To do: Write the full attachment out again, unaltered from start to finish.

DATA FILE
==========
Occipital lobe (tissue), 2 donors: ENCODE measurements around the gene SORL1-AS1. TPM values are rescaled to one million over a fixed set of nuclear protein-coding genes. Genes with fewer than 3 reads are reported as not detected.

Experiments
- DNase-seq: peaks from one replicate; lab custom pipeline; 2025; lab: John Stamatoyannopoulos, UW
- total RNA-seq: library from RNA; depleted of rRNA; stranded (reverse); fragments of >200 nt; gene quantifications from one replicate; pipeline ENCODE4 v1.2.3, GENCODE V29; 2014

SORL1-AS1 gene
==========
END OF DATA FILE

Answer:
Occipital lobe (tissue), 2 donors: ENCODE measurements around the gene SORL1-AS1. TPM values are rescaled to one million over a fixed set of nuclear protein-coding genes. Genes with fewer than 3 reads are reported as not detected.

Experiments
- DNase-seq: peaks from one replicate; lab custom pipeline; 2025; lab: John Stamatoyannopoulos, UW
- total RNA-seq: library from RNA; depleted of rRNA; stranded (reverse); fragments of >200 nt; gene quantifications from one replicate; pipeline ENCODE4 v1.2.3, GENCODE V29; 2014

SORL1-AS1 gene